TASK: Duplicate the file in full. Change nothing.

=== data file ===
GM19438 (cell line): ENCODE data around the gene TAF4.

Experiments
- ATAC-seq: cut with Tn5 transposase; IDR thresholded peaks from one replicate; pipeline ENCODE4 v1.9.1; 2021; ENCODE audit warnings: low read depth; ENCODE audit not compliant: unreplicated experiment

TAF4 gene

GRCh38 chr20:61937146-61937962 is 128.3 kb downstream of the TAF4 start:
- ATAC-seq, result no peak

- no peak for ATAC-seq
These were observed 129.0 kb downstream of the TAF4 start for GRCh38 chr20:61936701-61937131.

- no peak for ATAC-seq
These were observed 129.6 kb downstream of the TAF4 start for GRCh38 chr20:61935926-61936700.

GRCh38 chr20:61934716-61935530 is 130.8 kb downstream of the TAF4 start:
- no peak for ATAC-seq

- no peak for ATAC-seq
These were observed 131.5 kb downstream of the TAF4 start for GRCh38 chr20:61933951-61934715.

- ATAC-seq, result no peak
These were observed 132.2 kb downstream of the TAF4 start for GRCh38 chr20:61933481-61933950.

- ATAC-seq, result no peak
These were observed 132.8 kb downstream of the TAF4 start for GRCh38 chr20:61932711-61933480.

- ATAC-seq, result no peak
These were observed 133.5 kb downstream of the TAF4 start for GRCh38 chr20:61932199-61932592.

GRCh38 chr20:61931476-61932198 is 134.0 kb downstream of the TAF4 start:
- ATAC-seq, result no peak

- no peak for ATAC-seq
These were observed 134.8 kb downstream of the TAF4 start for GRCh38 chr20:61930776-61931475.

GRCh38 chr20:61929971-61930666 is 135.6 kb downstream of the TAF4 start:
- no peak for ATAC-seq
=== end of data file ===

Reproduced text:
GM19438 (cell line): ENCODE data around the gene TAF4.

Experiments
- ATAC-seq: cut with Tn5 transposase; IDR thresholded peaks from one replicate; pipeline ENCODE4 v1.9.1; 2021; ENCODE audit warnings: low read depth; ENCODE audit not compliant: unreplicated experiment

TAF4 gene

GRCh38 chr20:61937146-61937962 is 128.3 kb downstream of the TAF4 start:
- ATAC-seq, result no peak

- no peak for ATAC-seq
These were observed 129.0 kb downstream of the TAF4 start for GRCh38 chr20:61936701-61937131.

- no peak for ATAC-seq
These were observed 129.6 kb downstream of the TAF4 start for GRCh38 chr20:61935926-61936700.

GRCh38 chr20:61934716-61935530 is 130.8 kb downstream of the TAF4 start:
- no peak for ATAC-seq

- no peak for ATAC-seq
These were observed 131.5 kb downstream of the TAF4 start for GRCh38 chr20:61933951-61934715.

- ATAC-seq, result no peak
These were observed 132.2 kb downstream of the TAF4 start for GRCh38 chr20:61933481-61933950.

- ATAC-seq, result no peak
These were observed 132.8 kb downstream of the TAF4 start for GRCh38 chr20:61932711-61933480.

- ATAC-seq, result no peak
These were observed 133.5 kb downstream of the TAF4 start for GRCh38 chr20:61932199-61932592.

GRCh38 chr20:61931476-61932198 is 134.0 kb downstream of the TAF4 start:
- ATAC-seq, result no peak

- no peak for ATAC-seq
These were observed 134.8 kb downstream of the TAF4 start for GRCh38 chr20:61930776-61931475.

GRCh38 chr20:61929971-61930666 is 135.6 kb downstream of the TAF4 start:
- no peak for ATAC-seq